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Child abuse: when to suspend a teacher

Suspensions of teachers following allegations of child abuse have been causing growing concern ("Never teach alone, says MP," TES, September 19).

Fresh guidance on how to handle allegations, published by the National Employers' Organisation for School Teachers in 2002, was not endorsed by the unions, but remains the only official guidance until the Government issues new advice.

Local education authorities and schools are urged to agree local procedures for handling the new criminal offence of abuse of trust, which covers the development of inappropriate relationships between a teacher and a pupil who is over the age of consent but under 18. Allegations by children may be false, malicious or misplaced, and may be deliberate or innocent.

Regardless of motive they may also be well-founded, and, therefore, schools need processes for the early assessment, investigation and management of any allegation.

Heads need to make an initial assessment. If a child suggests that a criminal act might have been committed, an immediate referral to the area child protection committee would be in order. Or the allegation might indicate inappropriate behaviour or poor practice by a teacher which could be dealt with by the school. Only if allegations are demonstrably false will further investigation not be warranted.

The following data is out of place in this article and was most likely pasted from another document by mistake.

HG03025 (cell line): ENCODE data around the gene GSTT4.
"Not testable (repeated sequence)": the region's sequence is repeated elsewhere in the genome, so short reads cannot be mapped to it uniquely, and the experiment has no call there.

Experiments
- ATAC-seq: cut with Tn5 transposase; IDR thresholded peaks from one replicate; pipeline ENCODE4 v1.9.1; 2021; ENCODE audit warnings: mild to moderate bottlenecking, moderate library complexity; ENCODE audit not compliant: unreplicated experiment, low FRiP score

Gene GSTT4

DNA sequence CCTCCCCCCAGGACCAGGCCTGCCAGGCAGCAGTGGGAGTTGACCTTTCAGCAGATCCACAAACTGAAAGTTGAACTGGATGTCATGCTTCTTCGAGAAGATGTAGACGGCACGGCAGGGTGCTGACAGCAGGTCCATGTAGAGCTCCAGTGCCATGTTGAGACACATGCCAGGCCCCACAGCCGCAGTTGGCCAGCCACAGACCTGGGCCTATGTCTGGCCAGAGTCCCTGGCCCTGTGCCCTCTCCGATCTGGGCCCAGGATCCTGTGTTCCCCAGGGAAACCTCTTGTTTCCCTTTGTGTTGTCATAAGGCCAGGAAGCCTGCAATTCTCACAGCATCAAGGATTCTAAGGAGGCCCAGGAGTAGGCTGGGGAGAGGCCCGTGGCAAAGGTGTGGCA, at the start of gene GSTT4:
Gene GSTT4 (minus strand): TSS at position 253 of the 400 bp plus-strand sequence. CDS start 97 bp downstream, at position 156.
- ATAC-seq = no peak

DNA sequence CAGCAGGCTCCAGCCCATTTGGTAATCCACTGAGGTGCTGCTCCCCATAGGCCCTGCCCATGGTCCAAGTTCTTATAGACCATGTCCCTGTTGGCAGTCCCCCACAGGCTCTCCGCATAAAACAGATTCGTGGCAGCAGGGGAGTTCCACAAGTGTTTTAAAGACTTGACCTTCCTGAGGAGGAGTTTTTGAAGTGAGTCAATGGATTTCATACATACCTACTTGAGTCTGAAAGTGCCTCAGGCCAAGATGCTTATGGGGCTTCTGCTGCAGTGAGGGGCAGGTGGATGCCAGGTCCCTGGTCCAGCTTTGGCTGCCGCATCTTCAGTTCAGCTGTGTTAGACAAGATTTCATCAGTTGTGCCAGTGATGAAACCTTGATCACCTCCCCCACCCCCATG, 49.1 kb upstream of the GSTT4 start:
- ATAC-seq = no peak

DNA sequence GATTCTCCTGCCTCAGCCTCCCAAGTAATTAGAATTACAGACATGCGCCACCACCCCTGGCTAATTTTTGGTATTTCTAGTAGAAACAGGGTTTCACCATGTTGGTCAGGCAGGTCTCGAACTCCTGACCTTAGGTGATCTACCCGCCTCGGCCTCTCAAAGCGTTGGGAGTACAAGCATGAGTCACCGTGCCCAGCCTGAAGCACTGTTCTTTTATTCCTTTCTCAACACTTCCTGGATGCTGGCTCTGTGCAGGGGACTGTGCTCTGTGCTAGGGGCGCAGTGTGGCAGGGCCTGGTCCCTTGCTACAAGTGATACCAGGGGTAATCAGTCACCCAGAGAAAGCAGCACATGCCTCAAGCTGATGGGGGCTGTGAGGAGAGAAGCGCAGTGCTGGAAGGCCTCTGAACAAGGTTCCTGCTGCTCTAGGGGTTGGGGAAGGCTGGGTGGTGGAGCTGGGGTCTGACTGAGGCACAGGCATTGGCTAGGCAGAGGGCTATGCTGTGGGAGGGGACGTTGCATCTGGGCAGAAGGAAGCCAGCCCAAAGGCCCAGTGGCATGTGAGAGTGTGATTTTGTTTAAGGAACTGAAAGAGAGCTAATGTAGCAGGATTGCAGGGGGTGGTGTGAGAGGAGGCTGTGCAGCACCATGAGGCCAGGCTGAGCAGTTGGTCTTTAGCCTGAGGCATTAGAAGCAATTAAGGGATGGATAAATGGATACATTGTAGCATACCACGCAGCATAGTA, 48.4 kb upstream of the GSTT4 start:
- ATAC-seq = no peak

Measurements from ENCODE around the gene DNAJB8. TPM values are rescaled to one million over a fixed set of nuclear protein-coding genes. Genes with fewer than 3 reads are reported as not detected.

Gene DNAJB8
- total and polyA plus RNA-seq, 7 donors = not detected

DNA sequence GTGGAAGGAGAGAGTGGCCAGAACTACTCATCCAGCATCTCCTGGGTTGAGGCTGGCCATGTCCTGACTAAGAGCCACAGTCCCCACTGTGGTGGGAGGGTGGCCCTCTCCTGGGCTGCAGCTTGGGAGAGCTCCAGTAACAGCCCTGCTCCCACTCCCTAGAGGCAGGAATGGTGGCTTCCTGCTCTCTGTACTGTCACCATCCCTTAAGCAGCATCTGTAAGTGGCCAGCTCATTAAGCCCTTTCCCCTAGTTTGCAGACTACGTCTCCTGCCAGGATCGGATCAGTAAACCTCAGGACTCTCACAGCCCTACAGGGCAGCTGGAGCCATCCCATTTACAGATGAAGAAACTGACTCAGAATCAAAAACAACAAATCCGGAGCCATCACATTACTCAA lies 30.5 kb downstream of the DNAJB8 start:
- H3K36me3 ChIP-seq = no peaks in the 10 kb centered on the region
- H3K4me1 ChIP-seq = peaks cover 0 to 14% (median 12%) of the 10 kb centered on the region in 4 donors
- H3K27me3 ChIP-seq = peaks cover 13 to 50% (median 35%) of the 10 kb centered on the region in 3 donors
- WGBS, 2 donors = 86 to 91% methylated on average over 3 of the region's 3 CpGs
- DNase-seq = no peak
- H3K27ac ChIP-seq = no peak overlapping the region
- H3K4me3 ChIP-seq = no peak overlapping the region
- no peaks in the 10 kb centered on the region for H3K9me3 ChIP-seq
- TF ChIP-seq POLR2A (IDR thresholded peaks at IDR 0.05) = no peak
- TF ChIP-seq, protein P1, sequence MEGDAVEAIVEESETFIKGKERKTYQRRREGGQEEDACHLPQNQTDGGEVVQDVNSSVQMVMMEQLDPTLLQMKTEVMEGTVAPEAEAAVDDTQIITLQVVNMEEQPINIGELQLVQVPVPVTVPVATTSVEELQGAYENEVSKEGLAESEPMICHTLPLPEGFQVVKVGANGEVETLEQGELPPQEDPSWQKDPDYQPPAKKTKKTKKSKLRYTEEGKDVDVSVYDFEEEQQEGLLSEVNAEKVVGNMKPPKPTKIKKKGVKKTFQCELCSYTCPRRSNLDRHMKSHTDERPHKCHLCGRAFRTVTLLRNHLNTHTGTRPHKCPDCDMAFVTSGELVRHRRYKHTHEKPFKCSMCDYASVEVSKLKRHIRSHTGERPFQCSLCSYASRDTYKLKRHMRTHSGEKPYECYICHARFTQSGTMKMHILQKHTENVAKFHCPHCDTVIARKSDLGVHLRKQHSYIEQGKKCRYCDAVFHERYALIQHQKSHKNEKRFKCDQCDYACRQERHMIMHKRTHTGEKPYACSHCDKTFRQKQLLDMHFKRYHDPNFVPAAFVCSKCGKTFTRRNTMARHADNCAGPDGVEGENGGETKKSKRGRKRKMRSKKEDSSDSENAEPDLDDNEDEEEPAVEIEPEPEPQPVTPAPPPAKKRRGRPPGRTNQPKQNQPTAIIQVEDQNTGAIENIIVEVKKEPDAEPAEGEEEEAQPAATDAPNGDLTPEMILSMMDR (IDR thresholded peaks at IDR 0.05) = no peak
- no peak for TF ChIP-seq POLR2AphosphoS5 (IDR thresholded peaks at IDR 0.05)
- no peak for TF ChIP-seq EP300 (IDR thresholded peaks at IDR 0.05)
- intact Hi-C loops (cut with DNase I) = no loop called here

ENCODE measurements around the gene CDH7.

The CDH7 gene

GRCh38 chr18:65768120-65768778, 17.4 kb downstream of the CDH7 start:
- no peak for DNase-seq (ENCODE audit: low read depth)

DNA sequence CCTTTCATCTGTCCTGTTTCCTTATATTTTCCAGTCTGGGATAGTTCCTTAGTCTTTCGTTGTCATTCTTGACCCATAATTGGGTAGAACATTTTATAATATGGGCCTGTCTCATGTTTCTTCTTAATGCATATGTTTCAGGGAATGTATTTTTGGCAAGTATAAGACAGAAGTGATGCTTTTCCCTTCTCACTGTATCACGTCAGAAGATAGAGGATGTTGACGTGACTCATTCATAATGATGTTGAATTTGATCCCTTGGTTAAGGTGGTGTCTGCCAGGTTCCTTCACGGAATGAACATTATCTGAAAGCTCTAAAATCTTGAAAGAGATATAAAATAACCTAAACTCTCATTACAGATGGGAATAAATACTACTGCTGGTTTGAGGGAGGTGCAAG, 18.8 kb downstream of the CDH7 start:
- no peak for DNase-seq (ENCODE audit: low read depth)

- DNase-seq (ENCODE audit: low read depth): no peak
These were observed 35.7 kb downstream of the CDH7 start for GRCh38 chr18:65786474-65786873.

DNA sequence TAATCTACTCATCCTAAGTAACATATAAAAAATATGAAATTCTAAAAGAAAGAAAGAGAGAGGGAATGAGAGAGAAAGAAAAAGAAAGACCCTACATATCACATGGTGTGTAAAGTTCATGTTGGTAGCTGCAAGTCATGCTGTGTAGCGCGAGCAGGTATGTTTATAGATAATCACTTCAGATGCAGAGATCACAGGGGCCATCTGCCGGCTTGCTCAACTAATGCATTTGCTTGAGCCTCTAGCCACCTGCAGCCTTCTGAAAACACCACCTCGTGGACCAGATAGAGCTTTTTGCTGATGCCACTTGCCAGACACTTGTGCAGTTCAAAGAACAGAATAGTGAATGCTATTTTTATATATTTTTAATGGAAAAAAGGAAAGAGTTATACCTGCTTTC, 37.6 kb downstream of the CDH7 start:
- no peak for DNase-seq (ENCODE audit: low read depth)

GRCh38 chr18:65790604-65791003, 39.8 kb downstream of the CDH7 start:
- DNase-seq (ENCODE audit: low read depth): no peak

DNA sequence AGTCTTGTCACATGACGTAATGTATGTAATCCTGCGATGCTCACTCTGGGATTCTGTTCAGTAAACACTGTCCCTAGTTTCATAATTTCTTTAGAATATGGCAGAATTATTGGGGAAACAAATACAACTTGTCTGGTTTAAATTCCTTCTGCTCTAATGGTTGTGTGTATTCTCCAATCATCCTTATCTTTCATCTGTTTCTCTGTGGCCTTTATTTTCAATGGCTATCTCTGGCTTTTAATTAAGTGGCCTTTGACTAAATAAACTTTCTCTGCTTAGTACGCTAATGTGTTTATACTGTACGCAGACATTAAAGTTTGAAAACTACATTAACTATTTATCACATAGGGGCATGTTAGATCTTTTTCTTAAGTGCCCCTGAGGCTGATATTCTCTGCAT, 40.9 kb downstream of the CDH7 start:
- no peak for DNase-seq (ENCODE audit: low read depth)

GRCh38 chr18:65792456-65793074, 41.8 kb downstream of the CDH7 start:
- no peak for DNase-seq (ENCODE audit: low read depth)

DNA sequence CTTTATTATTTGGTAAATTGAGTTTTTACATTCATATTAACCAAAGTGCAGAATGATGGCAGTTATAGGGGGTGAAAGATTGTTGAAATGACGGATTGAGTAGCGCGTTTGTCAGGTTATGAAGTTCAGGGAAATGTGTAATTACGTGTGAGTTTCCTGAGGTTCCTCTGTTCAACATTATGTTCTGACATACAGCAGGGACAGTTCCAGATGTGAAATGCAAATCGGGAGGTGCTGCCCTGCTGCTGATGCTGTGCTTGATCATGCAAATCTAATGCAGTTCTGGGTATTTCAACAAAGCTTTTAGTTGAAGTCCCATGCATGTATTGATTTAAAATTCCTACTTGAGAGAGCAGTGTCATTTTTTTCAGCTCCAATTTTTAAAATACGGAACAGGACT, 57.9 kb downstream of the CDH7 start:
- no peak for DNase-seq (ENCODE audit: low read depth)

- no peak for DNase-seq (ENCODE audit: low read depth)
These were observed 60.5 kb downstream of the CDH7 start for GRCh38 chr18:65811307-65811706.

Investigations might be carried out by social services under local child protection procedures, or by the police where possible criminal acts have occurred, or by the school under its own disciplinary procedures.

Decisions about suspending a teacher against whom allegations have been made are a matter for the head (or the governors if the allegations are against the head). But the head no longer has to make the decision alone. A nominated LEA lead officer should be consulted before deciding whether to suspend.

Suspension is most likely when the head considers a pupil to be clearly at risk, or the allegation is so serious that dismissal for gross misconduct is possible, or in order to allow investigations to proceed unimpeded. It is least likely when the allegations are trivial. Alternative strategies should also be considered, such as paid leave of absence, mutual agreement not to come into school, different duties or locations, or removal from contact with the pupil making the allegation.

Suspension is a neutral act, not disciplinary action, and will be on full pay.

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